A Poem for Your Monday

compass

As virtuous men pass mildly away,
And whisper to their souls, to go,
Whilst some of their sad friends do say,
‘The breath goes now,’ and some say, ‘No:’

So let us melt, and make no noise,
No tear-floods, nor sigh-tempests move;
‘Twere profanation of our joys
To tell the laity our love.

Moving of th’ earth brings harms and fears;
Men reckon what it did, and meant;
But trepidation of the spheres,
Though greater far, is innocent.

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Shakespeare and Marlowe

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Christopher Marlowe Officially Credited as Co-Author of 3 Shakespeare Plays

A few days ago, the Oxford University Press announced that they would be officially attributing co-authorship status to Christopher Marlowe, one of Shakespeare’s contemporaries, on three parts of Henry VI. Once again, the debate over the Bard’s authorship has reentered the field of academic debate.

Now, the stamp of the Oxford University Press does not settle the debate by any means, and their method for coming to this conclusion strikes me as dubious. The decision to grant this co-authorship was based on a scanning of the verse and examining the frequency and usage of certain words and phrases, and many words that are common to Marlowe’s writing showed up in these three plays. This is inconclusive data, but it does make plausible the debate over Shakespeare’s authorship over these plays (although keep all of your conspiracy theories about “who Shakespeare was” out).

Even though I do not agree with the conclusion, I do think this a valuable conversation to be had; the more we are prodded to dig back into the texts of classical geniuses such as Shakespeare and Marlowe and further analyze them, the better off we are. The Bard’s power says alive so long as we study him, and attempting to find the truth in these works simply brings them back out to the center stage that they so rightly deserve to be on. I may not personally agree with the statement by the OUP, nor do I necessarily think the question of authorship is necessarily important, as the texts stand on their own, the more conversations and discussions and conscious thought we put towards our artistic and literary history, the better.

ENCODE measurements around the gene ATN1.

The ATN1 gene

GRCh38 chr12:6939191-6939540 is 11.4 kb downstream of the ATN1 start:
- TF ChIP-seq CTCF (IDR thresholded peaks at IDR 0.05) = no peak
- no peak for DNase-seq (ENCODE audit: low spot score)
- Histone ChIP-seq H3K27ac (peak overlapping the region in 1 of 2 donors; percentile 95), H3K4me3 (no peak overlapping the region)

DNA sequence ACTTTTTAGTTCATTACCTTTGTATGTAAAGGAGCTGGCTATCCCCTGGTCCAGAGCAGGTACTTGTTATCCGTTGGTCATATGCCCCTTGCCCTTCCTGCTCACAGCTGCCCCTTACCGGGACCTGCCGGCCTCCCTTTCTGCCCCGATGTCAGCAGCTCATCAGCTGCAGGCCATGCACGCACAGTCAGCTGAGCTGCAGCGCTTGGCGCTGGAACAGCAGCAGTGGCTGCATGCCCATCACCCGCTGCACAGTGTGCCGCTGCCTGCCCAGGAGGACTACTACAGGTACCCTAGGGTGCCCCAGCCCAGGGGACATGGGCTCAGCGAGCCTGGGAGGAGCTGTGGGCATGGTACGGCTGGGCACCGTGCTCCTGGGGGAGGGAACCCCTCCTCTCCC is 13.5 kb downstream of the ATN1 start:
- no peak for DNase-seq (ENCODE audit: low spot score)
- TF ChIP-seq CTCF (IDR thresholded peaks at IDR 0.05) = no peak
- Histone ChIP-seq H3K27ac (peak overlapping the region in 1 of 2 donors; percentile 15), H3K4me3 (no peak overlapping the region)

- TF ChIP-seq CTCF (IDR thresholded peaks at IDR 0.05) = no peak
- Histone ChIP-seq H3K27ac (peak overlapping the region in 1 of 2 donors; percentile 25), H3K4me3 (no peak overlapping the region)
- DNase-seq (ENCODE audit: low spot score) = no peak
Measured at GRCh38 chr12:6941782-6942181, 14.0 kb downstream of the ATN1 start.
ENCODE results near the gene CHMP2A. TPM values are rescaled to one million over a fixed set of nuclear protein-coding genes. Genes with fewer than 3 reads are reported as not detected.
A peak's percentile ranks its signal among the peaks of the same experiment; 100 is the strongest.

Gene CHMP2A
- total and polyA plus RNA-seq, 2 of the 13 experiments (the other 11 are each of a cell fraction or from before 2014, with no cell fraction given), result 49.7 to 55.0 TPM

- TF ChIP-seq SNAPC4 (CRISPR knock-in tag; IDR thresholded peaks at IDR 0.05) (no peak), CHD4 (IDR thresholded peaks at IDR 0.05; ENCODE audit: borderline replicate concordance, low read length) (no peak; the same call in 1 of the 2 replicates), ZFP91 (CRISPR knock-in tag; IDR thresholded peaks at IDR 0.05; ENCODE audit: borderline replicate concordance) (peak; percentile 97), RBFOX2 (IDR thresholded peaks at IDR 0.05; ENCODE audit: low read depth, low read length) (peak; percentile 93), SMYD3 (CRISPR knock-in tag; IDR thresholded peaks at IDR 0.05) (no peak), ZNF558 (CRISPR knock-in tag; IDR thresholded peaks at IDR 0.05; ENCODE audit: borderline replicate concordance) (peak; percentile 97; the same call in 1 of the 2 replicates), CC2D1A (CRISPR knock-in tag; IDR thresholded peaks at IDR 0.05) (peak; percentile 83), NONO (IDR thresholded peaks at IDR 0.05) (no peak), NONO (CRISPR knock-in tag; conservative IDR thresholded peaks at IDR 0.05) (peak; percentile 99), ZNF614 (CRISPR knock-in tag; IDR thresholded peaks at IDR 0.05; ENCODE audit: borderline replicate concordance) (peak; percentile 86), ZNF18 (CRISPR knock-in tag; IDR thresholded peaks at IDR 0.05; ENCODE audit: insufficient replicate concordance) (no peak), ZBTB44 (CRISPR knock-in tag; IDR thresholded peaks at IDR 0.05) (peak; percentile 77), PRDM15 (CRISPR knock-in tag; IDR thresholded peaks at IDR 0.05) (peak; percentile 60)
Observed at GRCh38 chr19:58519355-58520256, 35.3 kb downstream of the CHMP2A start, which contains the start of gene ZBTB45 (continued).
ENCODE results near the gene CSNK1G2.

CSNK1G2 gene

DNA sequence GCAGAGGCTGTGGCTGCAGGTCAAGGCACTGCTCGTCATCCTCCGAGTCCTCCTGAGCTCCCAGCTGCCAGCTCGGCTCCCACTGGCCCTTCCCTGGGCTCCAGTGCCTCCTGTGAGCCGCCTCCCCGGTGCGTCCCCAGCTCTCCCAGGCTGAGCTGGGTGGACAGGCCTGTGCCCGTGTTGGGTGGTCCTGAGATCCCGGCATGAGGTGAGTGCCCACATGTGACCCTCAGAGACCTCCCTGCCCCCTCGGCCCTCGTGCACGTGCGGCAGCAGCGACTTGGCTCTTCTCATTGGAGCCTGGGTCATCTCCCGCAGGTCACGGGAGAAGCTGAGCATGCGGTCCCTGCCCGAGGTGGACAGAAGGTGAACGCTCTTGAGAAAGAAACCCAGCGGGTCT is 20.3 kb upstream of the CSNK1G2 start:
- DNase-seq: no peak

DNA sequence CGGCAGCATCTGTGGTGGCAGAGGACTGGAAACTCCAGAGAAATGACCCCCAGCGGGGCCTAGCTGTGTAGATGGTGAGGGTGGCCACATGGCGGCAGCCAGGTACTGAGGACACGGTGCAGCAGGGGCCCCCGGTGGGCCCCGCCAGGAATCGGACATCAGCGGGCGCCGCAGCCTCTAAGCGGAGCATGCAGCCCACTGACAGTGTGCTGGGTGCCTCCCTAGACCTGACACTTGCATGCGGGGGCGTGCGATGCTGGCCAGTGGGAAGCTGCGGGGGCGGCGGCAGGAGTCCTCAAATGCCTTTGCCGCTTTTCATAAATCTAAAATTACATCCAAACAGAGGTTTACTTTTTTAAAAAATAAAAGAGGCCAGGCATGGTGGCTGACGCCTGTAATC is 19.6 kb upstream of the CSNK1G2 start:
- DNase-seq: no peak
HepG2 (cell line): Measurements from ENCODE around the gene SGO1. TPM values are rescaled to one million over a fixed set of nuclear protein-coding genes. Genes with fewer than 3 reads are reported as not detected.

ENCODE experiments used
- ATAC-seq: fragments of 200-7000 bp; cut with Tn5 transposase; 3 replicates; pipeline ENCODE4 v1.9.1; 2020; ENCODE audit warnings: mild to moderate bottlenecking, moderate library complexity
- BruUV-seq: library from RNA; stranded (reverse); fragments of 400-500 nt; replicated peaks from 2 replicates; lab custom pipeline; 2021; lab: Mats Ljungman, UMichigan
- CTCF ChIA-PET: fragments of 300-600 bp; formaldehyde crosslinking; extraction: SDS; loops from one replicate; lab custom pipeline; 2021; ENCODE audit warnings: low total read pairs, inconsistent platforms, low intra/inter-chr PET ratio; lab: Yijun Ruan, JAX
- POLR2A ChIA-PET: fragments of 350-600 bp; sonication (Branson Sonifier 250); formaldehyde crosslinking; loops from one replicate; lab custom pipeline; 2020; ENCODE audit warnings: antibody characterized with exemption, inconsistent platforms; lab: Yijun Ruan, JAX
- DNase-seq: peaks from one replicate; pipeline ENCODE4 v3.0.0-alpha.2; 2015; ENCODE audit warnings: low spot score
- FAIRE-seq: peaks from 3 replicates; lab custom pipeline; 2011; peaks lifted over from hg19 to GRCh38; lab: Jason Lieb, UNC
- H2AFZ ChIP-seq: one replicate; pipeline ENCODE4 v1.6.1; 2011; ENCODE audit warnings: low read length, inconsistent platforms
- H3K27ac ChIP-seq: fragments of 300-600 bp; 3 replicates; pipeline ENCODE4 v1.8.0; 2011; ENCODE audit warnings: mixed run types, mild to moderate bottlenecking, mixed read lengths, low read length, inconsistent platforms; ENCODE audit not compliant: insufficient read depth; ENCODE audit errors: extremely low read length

A Poem for Your Monday


When I Heard the Learn’d Astronomer

By Walt Whitman

When I heard the learn’d astronomer,
When the proofs, the figures, were ranged in columns before me,
When I was shown the charts and diagrams, to add, divide, and measure them,
When I sitting heard the astronomer where he lectured with much applause in the lecture-room,
How soon unaccountable I became tired and sick,
Till rising and gliding out I wander’d off by myself,
In the mystical moist night-air, and from time to time,
Look’d up in perfect silence at the stars.

Image courtesy of http://acerminaro.blogspot.com/2013/08/when-i-heard-learnd-astronomer.html?m=1

Back to Middle Earth Again!

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https://www.theguardian.com/books/2016/oct/19/jrr-tolkiens-middle-earth-love-story-published-beren-and-luthien

!!!!!!!!!!!!!!!!!!!!!!!!!!!!!!!!!!!!!!!!!!!!!!!!!!!!!!!!!!!!!!!!!!!!!!!!!!!!!!!!!!!!!!!!!!!!!!!!!!!!!!!!!!!!!!!!!!!!!!!!!!!

This has made my entire summer (I am easy to please). This upcoming May, I get to travel back to Middle Earth once again (as if I hadn’t spent far too much time there already, some might say) with the complete curated text of the tale of Beren and Lúthien, a story originating in the Silmarillion that was probably the closest to Tolkien’s heart in the entire legendarium, and shows in the beauty of the product. Edited by Christopher Tolkien and illustrated by Alan Lee; that makes this a must buy for me. But of course, anyone who knows me knows that I can’t say no to Tolkien regardless, as my bookshelf can also attest. The tales of Middle Earth are some of the stories that I hold dearest in my life, and I don’t see that ever changing. I am ecstatic to be able to travel there and back once again. Continue reading

Who Gets to Write What?

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A couple weeks ago, I read this opinion piece in the New York Times of the same title as this blog post. It touches on an issue within writing, and art in general, in which I have a hard time grappling with, particularly because of my position in society; as a white, heterosexual male in Midwest America, what right do I, or any other writer, have to write about other lives outside my own existence?

Now, my gut tells me that writers should be able to write on whatever topic they want. I personally believe that the power of literature lies in the universal, that the greatest writing goes beyond the universal and taps into a universal humanity. Shakespeare holds the mirror up to nature, not merely the white male class that he exists in, as do countless other titans of literature, and this is the effect that art can achieve. I believe in the transcendent power of art. Continue reading